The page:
Prof. Fionnuala McAuliffe leads new UCD Perinatal Research Centre
A new perinatal research centre at the National Maternity Hospital, Holles Street aims to improve the long-term health of mums and their babies through national and international collaborative research.
UCD Professor of Obstetrics and Gynaecology and Conway Fellow, Fionnuala McAuliffe, an internationally recognised expert in pregnancy, maternal and fetal health, will lead the new UCD Perinatal Research Centre.
Pictured L-R: Professor Orla Feely, Vice President of Research, Innovation & Impact; Professor Fionnuala McAuliffe, UCD Professor of Obstetrics and Gynaecology
The partnership between University College Dublin and Ireland’s largest maternity hospital will help to tackle national health challenges and “deliver greater access for patients to leading edge research”, said Professor Mary Day, CEO, Ireland East Hospital Group.
In addition to new research projects, the centre will coordinate several ongoing studies including the Pregnancy Exercise and Nutrition Study with Smartphone Application Support (PEARS).
Over 500 women are currently participating in PEARS to see how a low GI diet and increased exercise impacts the rate of gestational diabetes in an overweight and obese pregnant population.
Women with a BMI of greater than 25 kg/m2 have a higher risk of developing gestational diabetes and a low glycaemic index (GI) diet in pregnancy has been shown to lower glucose intolerance.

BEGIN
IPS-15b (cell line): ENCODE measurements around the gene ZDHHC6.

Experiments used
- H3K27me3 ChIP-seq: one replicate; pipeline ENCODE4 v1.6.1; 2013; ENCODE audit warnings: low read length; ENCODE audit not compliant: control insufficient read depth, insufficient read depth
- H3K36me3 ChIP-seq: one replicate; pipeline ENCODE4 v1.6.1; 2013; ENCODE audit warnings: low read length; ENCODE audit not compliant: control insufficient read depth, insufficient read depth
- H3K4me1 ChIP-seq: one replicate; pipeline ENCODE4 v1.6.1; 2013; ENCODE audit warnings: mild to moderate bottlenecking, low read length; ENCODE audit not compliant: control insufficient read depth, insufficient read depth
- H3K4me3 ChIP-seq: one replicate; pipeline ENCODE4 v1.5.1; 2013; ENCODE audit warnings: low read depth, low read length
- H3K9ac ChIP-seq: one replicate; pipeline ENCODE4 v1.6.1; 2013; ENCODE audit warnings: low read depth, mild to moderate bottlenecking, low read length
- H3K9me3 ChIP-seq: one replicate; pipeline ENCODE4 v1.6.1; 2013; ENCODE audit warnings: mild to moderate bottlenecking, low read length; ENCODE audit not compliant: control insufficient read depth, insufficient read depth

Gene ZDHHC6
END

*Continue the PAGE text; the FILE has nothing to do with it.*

“The initial results have found that this intervention package reduced the incidence of babies born large, for gestational age, which is an extremely exciting finding,” said Professor McAuliffe, UCD School of Medicine.
Other studies taking place at the UCD Perinatal Research Centre include the ROLO Kids and ROLO PreTeen studies. These are longitudinal follow-up studies of the ROLO study. Involving 800 pregnant women, the study assessed the impact of a low GI diet on birth weight, maternal glucose intolerance and gestational weight gain.
Children from the ROLO study have been followed up, along with their mothers, at 6 months, 2 years, and 5 years of age, with the 10-year follow-up to start soon. The study will determine whether maternal nutrition and low GI diet in pregnancy impacts on maternal and child health in the long-term.
The research within the UCD Perinatal Research Centre is funded by grants from Health Research Board Ireland, Science Foundation Ireland, the European Union, and the National Maternity Hospital Medical Fund.
By: Jonny Baxter, digital journalist, UCD University Relations
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